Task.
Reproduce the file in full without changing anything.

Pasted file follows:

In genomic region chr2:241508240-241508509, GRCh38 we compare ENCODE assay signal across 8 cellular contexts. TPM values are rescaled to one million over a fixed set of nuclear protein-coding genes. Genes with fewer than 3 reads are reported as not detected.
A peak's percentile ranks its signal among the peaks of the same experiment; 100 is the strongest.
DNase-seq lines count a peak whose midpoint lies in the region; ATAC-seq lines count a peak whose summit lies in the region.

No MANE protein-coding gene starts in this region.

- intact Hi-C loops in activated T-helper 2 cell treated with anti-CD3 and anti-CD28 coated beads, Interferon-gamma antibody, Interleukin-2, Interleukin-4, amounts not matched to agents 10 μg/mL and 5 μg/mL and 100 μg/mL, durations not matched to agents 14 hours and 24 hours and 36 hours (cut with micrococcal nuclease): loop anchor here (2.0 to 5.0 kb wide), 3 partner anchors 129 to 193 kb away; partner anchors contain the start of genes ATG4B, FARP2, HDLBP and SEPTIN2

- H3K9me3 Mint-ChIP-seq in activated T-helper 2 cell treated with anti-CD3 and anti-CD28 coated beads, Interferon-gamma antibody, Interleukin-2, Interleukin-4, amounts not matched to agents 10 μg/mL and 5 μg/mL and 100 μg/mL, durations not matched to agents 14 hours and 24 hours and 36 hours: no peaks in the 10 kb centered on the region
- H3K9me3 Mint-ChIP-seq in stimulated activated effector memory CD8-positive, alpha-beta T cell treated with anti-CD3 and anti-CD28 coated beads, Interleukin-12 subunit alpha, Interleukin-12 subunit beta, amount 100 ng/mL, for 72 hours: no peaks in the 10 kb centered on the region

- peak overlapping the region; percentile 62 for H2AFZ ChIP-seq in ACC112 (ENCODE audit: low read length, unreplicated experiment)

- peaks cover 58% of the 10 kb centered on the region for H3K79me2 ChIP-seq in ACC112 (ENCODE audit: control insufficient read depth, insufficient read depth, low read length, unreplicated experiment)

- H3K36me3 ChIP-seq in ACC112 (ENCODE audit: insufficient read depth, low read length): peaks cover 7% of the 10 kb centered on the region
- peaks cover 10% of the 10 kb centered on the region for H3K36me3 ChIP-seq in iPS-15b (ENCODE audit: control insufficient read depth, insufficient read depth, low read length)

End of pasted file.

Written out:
In genomic region chr2:241508240-241508509, GRCh38 we compare ENCODE assay signal across 8 cellular contexts. TPM values are rescaled to one million over a fixed set of nuclear protein-coding genes. Genes with fewer than 3 reads are reported as not detected.
A peak's percentile ranks its signal among the peaks of the same experiment; 100 is the strongest.
DNase-seq lines count a peak whose midpoint lies in the region; ATAC-seq lines count a peak whose summit lies in the region.

No MANE protein-coding gene starts in this region.

- intact Hi-C loops in activated T-helper 2 cell treated with anti-CD3 and anti-CD28 coated beads, Interferon-gamma antibody, Interleukin-2, Interleukin-4, amounts not matched to agents 10 μg/mL and 5 μg/mL and 100 μg/mL, durations not matched to agents 14 hours and 24 hours and 36 hours (cut with micrococcal nuclease): loop anchor here (2.0 to 5.0 kb wide), 3 partner anchors 129 to 193 kb away; partner anchors contain the start of genes ATG4B, FARP2, HDLBP and SEPTIN2

- H3K9me3 Mint-ChIP-seq in activated T-helper 2 cell treated with anti-CD3 and anti-CD28 coated beads, Interferon-gamma antibody, Interleukin-2, Interleukin-4, amounts not matched to agents 10 μg/mL and 5 μg/mL and 100 μg/mL, durations not matched to agents 14 hours and 24 hours and 36 hours: no peaks in the 10 kb centered on the region
- H3K9me3 Mint-ChIP-seq in stimulated activated effector memory CD8-positive, alpha-beta T cell treated with anti-CD3 and anti-CD28 coated beads, Interleukin-12 subunit alpha, Interleukin-12 subunit beta, amount 100 ng/mL, for 72 hours: no peaks in the 10 kb centered on the region

- peak overlapping the region; percentile 62 for H2AFZ ChIP-seq in ACC112 (ENCODE audit: low read length, unreplicated experiment)

- peaks cover 58% of the 10 kb centered on the region for H3K79me2 ChIP-seq in ACC112 (ENCODE audit: control insufficient read depth, insufficient read depth, low read length, unreplicated experiment)

- H3K36me3 ChIP-seq in ACC112 (ENCODE audit: insufficient read depth, low read length): peaks cover 7% of the 10 kb centered on the region
- peaks cover 10% of the 10 kb centered on the region for H3K36me3 ChIP-seq in iPS-15b (ENCODE audit: control insufficient read depth, insufficient read depth, low read length)